WASHINGTON – Older people, maybe like Pope Francis, try to generalize about Christmas. It’s a mistake. The holiday is about the very young, and what they hope for.
For our own kids, their earliest memories center on our big 120-year-old Victorian home on Busti Avenue in Buffalo, overlooking the Olmsted Park, the Niagara and old Fort Erie.
They are building their own lives now. Yet Molly, called the First Daughter, remembers being awakened on Christmas Eve by aromas wafting upstairs from their mother’s Italian cooking.
It was Mother Mimi’s “puttanesca sauce clinging to al dente fettuccini,” Molly writes. “And I’d wake, like a starving cartoon mouse rousing on the vapors from a wedge of cheese.”
Molly crept to the base of the “secret” servants’ staircase, and waited till Mimi passed to another room to watch “Columbo.”
“Then I’d leave that staircase,” Molly writes, “and go to the main one and sit on those dark green wool carpet steps and rest my face between the thick, hand-painted wooden spindles.
“And I’d just sit there, while everyone else was sleeping, and just be with her in the quiet of the night, even though she didn’t know I was there.”
Our elder son, Christopher, remembers my failed trip to Niagara Falls to buy the last “Batmobile” on the shelves, but also the year everyone got “Hot Wheels.”
“You gave me Hot Wheels with the loop-the-loop jump track,” Christopher writes. “Aunt Caroline gave me Hot Wheels with the battery-operated little house with the rotating rubber discs that shot the cars around the track. Uncle Jerry gave me Hot Wheels with a clamp you would put on a table that would enable the car to fly through the air and land on an opposing ramp.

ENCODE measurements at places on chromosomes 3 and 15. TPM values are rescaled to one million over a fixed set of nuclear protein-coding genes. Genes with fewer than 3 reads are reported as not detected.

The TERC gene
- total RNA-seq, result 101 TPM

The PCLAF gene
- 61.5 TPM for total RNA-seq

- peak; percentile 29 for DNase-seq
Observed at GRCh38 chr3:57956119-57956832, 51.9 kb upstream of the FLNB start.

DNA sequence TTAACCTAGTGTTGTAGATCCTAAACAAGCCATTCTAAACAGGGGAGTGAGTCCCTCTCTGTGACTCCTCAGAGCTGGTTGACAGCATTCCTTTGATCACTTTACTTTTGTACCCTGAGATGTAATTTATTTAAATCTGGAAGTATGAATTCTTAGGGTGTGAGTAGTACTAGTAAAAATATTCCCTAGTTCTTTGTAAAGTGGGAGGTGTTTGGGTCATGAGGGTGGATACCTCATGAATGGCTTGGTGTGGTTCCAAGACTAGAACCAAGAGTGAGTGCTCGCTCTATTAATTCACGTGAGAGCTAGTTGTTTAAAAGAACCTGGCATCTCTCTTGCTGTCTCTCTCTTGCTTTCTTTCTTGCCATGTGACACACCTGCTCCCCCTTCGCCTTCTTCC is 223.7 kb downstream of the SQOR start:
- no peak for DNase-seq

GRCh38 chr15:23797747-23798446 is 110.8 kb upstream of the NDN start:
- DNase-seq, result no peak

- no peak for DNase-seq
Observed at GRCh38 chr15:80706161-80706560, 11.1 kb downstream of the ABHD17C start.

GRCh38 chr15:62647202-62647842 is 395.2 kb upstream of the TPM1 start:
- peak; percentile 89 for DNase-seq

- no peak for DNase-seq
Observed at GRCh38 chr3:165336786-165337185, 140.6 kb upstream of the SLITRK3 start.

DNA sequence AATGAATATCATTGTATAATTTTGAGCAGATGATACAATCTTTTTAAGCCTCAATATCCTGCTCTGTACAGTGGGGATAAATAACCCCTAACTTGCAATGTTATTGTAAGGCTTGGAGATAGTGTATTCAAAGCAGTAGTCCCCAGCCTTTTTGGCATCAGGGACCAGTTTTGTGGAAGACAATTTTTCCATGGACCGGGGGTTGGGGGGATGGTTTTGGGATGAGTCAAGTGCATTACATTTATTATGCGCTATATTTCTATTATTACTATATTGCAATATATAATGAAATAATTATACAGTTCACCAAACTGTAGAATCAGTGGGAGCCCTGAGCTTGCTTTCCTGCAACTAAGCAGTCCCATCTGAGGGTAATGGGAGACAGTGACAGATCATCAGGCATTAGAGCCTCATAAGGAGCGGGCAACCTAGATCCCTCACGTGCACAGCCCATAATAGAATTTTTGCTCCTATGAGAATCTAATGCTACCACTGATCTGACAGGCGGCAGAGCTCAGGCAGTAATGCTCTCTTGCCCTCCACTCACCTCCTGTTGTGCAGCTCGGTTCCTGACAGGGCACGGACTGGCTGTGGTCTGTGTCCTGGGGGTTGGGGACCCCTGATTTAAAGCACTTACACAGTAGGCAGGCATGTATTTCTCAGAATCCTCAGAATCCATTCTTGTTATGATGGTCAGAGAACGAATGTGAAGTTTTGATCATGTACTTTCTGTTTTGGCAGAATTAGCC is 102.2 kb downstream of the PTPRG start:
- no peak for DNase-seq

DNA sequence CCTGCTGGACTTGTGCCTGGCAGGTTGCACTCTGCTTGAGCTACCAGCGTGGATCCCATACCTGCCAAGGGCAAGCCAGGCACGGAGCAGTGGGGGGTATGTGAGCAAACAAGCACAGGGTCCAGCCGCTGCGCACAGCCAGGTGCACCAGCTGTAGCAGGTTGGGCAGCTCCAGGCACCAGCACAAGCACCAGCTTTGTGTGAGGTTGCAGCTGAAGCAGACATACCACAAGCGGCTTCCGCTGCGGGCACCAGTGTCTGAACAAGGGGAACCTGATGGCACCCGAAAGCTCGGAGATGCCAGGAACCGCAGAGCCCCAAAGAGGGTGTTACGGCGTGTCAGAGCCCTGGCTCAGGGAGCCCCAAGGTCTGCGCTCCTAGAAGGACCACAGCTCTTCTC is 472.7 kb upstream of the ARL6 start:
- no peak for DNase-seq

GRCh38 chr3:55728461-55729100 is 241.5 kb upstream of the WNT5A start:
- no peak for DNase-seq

“Orange Hot Wheel tracks everywhere.”
Oh yes, Santa.
“I still remember seeing a half-eaten Chips Ahoy cookie by the red brick fireplace … and really believing that a man came into our house, left presents and ate part of that cookie,” Christopher said. “Obviously, this subterfuge faded as years went on. But I remember carefully concluding then that there was no other way to explain who ate that cookie. I was a believer.”
Among my own best-remembered gifts was a massive electric train, a Lionel replica of the 20th Century Limited my father gave me in 1939. Where my dad got the money during the Great Depression I can’t imagine. The real train only stopped in Buffalo on its New York-Chicago route, according to family legend, to let off my wife’s grandfather, a senior executive of the New York Central Railroad.
My brother purloined the vintage toy years later and exchanged it for some law books from a classmate who later became a state judge.
Music formed the core of the season for my teens. I remember almost levitating into the vaults at Trinity Church in Buffalo, singing the opening of a J.S. Bach chorale. The late Cameron Baird, the city’s most generous patron of the musical arts, was conductor for what was then the Schola Cantorum.
Nothing in that vein topped the anxious seconds when the tenor soloist at Lafayette Presbyterian Church in Buffalo once more attempted the high C in the hymn “O Holy Night.”
For a suspenseful moment, the tree, the ornaments, the candles didn’t matter. Chubby, with a halo of white hair, he made it, just, screaming out “O night divine.”
I hope Pope Francis finally decides how he feels about Christmas. A month ago, he said Christmas was “a charade,” meaning fake, because of all the violence. Last week, Francis said we’re not allowed to be sad now.